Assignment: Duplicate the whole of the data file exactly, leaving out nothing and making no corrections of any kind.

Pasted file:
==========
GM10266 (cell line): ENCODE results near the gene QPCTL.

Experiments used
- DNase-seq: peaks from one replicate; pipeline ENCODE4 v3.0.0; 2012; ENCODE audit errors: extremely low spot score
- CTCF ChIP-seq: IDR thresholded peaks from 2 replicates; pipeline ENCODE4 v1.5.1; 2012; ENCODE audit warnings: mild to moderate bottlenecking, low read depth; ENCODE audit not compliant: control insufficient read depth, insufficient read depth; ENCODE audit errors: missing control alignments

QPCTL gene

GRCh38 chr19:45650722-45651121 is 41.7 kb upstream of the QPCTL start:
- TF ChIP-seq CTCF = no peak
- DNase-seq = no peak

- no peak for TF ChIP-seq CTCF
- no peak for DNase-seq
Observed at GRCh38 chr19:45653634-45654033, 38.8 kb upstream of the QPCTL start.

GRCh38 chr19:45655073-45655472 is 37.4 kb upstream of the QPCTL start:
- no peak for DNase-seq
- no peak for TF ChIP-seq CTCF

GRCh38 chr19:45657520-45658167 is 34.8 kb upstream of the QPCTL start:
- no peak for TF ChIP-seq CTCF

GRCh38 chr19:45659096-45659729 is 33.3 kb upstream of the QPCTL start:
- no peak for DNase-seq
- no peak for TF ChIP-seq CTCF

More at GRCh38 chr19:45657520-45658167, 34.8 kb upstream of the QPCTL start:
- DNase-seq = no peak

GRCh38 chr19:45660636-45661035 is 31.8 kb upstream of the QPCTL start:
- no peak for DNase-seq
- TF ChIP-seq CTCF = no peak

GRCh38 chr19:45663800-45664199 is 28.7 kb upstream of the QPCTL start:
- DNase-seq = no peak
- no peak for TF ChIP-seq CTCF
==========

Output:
GM10266 (cell line): ENCODE results near the gene QPCTL.

Experiments used
- DNase-seq: peaks from one replicate; pipeline ENCODE4 v3.0.0; 2012; ENCODE audit errors: extremely low spot score
- CTCF ChIP-seq: IDR thresholded peaks from 2 replicates; pipeline ENCODE4 v1.5.1; 2012; ENCODE audit warnings: mild to moderate bottlenecking, low read depth; ENCODE audit not compliant: control insufficient read depth, insufficient read depth; ENCODE audit errors: missing control alignments

QPCTL gene

GRCh38 chr19:45650722-45651121 is 41.7 kb upstream of the QPCTL start:
- TF ChIP-seq CTCF = no peak
- DNase-seq = no peak

- no peak for TF ChIP-seq CTCF
- no peak for DNase-seq
Observed at GRCh38 chr19:45653634-45654033, 38.8 kb upstream of the QPCTL start.

GRCh38 chr19:45655073-45655472 is 37.4 kb upstream of the QPCTL start:
- no peak for DNase-seq
- no peak for TF ChIP-seq CTCF

GRCh38 chr19:45657520-45658167 is 34.8 kb upstream of the QPCTL start:
- no peak for TF ChIP-seq CTCF

GRCh38 chr19:45659096-45659729 is 33.3 kb upstream of the QPCTL start:
- no peak for DNase-seq
- no peak for TF ChIP-seq CTCF

More at GRCh38 chr19:45657520-45658167, 34.8 kb upstream of the QPCTL start:
- DNase-seq = no peak

GRCh38 chr19:45660636-45661035 is 31.8 kb upstream of the QPCTL start:
- no peak for DNase-seq
- TF ChIP-seq CTCF = no peak

GRCh38 chr19:45663800-45664199 is 28.7 kb upstream of the QPCTL start:
- DNase-seq = no peak
- no peak for TF ChIP-seq CTCF